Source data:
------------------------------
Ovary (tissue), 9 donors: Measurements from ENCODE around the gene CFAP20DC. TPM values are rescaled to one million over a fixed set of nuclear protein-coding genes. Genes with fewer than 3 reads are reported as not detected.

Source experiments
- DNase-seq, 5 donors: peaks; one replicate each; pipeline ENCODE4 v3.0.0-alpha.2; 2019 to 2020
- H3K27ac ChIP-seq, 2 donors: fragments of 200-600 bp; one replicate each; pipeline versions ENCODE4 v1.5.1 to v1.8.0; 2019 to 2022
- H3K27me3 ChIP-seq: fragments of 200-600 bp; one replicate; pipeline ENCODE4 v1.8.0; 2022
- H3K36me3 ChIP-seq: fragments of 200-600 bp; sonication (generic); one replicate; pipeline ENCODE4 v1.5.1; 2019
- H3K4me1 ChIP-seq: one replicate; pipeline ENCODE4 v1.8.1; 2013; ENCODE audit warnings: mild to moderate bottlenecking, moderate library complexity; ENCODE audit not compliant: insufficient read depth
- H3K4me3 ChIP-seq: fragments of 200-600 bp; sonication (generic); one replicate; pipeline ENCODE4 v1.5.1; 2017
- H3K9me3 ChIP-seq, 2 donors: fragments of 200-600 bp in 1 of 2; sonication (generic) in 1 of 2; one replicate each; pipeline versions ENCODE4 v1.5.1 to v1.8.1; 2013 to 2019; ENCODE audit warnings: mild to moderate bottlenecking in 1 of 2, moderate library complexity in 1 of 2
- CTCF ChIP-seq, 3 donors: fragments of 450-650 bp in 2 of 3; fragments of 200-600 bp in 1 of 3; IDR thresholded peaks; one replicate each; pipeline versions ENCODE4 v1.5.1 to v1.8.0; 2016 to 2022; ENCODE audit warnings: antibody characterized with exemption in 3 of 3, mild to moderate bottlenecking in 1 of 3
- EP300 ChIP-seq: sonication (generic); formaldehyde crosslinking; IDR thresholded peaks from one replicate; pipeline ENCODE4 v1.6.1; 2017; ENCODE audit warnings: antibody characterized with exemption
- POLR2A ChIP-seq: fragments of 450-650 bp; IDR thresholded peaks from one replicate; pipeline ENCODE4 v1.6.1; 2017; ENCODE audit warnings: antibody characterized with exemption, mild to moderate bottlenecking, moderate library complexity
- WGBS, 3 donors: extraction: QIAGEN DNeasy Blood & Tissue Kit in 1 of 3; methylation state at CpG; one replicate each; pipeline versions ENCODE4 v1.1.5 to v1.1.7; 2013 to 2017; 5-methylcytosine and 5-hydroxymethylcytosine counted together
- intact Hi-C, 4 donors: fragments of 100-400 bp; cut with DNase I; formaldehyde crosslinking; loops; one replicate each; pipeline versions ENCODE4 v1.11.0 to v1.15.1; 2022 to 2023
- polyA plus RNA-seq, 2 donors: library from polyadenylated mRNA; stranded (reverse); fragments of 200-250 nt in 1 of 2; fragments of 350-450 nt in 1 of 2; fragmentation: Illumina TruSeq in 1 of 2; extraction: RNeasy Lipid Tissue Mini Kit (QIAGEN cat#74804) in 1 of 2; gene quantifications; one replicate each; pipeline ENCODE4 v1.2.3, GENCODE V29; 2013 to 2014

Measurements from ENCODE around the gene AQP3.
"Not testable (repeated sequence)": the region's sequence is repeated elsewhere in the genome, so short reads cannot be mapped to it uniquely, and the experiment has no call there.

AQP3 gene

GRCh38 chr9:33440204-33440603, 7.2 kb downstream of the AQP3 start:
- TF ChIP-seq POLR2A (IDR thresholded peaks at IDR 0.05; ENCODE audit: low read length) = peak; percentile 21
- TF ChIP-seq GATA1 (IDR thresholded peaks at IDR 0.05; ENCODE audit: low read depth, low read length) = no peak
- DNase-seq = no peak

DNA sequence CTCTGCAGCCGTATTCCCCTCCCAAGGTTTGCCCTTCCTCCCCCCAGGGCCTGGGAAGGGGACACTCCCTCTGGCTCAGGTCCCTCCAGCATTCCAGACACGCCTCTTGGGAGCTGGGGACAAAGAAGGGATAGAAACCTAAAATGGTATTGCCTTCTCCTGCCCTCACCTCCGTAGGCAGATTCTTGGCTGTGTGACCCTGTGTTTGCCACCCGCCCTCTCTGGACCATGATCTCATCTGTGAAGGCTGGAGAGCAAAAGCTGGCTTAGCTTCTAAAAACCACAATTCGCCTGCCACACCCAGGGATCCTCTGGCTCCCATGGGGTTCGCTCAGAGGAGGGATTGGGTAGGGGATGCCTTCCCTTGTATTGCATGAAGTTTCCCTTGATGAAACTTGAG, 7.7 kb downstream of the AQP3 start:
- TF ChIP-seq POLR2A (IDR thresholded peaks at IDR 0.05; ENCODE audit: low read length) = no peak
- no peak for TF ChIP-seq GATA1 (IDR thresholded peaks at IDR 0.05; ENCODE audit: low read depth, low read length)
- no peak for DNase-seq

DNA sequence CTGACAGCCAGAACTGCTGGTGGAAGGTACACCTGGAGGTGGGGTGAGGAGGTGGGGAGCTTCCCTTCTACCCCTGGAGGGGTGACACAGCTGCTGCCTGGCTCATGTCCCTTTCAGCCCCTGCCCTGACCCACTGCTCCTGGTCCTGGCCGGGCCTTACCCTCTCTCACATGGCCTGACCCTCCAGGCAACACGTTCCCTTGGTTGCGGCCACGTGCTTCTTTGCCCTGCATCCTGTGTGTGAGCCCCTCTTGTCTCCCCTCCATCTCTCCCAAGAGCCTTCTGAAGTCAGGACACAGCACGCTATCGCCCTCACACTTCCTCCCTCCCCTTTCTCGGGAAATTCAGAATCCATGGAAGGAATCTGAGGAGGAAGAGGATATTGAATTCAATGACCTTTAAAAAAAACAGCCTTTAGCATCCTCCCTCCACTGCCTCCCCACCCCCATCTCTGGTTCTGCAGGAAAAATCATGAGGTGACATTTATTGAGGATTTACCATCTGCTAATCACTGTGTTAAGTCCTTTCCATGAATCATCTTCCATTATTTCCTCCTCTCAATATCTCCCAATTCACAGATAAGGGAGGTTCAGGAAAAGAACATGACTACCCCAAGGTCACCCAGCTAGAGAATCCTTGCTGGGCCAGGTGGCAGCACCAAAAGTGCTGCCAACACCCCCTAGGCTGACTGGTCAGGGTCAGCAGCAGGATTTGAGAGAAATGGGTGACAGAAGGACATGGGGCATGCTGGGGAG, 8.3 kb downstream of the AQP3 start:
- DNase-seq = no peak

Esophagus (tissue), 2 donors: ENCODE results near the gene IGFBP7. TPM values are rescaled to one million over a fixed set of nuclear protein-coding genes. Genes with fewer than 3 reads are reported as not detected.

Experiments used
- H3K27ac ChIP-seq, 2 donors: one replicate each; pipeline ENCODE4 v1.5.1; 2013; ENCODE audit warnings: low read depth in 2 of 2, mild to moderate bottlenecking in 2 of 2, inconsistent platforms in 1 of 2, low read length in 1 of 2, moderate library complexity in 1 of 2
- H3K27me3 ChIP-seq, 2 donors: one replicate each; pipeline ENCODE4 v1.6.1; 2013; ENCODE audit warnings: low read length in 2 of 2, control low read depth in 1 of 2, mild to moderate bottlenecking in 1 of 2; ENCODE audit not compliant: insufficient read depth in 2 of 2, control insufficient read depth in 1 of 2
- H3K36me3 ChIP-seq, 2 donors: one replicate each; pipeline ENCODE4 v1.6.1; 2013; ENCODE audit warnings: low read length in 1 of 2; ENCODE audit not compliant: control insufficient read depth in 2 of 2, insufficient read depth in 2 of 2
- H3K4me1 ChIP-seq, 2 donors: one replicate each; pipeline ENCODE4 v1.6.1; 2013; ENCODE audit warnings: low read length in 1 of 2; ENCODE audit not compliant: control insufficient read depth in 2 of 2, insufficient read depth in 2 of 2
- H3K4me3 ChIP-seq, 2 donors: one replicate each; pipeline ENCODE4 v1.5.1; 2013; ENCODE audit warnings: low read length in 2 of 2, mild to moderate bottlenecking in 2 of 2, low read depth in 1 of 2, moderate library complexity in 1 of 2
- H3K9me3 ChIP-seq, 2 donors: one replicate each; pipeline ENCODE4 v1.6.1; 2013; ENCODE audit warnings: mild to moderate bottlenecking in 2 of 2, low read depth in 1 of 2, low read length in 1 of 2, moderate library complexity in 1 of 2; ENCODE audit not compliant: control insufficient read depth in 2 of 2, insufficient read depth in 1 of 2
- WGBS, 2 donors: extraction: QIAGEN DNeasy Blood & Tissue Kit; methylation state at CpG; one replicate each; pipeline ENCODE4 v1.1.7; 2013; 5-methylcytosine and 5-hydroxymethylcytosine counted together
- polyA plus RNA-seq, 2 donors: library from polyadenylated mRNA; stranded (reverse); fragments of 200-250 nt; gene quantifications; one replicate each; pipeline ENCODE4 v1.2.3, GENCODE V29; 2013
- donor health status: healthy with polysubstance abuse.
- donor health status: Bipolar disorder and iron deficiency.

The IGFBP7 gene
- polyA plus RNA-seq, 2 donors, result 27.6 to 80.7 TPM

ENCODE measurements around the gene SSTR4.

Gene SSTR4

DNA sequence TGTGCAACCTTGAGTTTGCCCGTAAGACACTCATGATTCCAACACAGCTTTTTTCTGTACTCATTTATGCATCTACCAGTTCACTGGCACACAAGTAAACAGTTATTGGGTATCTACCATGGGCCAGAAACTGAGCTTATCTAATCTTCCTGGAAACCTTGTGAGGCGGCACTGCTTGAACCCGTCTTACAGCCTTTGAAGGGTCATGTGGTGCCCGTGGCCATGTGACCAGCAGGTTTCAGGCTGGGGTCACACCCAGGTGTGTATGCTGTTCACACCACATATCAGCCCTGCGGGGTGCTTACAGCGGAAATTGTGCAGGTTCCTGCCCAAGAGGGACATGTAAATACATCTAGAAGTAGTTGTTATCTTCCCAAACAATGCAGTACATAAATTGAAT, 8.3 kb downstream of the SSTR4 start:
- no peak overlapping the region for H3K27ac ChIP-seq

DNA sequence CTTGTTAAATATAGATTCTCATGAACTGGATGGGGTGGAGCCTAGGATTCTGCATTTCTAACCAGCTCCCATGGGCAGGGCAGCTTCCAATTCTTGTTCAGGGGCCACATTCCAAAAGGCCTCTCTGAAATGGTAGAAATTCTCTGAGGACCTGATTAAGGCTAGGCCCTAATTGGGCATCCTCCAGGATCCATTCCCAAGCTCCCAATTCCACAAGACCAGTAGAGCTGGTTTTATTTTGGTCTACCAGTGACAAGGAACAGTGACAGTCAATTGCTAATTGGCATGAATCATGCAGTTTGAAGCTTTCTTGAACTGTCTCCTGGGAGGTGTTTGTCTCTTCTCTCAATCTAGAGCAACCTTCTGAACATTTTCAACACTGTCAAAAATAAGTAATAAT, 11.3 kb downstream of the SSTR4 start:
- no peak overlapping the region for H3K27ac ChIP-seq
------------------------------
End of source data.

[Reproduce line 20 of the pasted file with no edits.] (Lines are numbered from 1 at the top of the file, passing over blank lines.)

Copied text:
- TF ChIP-seq POLR2A (IDR thresholded peaks at IDR 0.05; ENCODE audit: low read length) = peak; percentile 21